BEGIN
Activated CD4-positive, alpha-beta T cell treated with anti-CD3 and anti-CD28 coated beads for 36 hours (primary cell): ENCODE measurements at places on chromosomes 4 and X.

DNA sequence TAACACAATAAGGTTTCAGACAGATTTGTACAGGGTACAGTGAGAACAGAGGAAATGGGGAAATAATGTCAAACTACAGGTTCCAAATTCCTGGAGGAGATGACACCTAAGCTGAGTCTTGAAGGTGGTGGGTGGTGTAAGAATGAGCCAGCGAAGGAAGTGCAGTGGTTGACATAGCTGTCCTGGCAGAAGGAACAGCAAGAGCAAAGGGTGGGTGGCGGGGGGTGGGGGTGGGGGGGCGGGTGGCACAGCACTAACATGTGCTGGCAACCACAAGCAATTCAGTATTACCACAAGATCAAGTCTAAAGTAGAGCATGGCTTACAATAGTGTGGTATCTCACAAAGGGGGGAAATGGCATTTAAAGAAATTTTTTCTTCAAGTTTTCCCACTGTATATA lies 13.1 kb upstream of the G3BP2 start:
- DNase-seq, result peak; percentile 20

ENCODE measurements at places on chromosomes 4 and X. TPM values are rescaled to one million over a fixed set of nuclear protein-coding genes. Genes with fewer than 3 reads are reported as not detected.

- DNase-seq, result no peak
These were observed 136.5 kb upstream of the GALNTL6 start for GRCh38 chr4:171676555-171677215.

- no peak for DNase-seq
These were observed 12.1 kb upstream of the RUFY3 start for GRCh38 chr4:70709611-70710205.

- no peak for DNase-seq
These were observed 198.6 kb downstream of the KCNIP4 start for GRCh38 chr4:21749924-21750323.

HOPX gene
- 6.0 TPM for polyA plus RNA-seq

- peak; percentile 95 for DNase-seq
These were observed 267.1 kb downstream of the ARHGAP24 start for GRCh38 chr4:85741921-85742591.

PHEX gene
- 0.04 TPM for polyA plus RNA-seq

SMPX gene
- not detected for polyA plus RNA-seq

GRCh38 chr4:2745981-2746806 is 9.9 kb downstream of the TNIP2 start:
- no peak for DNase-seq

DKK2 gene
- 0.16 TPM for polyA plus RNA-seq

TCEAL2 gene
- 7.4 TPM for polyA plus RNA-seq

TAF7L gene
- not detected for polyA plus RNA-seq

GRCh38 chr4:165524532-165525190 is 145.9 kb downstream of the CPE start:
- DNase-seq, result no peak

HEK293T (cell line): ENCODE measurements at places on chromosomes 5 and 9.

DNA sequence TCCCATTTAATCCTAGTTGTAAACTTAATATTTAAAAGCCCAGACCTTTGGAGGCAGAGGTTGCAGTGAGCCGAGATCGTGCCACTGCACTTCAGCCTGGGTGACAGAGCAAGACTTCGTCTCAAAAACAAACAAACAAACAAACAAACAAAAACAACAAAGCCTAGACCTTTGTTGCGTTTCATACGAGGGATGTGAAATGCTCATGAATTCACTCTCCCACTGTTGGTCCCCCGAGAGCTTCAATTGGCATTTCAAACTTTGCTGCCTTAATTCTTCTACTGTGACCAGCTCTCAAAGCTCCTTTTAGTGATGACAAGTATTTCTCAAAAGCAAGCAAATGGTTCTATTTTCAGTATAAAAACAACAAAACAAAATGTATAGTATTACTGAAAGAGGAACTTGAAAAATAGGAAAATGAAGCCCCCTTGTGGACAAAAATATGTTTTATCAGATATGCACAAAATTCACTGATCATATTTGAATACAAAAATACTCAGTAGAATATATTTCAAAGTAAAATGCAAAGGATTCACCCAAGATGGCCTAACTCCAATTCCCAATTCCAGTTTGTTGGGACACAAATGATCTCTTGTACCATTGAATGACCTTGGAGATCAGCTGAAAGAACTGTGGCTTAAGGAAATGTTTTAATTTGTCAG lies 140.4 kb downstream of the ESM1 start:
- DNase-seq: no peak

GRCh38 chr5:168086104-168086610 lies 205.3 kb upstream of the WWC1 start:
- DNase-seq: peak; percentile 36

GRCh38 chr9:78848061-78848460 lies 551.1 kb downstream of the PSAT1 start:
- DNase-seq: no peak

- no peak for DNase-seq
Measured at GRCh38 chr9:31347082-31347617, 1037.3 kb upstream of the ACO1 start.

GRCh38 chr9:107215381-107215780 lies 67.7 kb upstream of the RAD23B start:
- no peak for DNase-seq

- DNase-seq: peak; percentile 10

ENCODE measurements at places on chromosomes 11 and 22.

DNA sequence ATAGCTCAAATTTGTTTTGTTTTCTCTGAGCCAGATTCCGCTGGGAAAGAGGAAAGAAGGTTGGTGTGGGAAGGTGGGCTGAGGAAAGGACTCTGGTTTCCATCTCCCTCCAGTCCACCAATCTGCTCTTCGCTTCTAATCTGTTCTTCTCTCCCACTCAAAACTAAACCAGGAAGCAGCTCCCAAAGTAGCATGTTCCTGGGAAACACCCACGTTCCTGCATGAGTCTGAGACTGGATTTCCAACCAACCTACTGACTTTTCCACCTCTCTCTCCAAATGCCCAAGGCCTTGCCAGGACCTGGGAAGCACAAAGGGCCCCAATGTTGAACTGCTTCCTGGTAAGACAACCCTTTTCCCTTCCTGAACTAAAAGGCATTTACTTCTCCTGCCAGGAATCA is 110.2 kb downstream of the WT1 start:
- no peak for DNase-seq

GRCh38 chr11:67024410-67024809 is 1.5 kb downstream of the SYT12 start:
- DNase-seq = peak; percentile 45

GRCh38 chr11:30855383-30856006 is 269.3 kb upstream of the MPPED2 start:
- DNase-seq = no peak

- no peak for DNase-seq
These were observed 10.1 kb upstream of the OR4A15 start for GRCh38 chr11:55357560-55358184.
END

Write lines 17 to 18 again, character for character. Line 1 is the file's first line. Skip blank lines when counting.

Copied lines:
SMPX gene
- not detected for polyA plus RNA-seq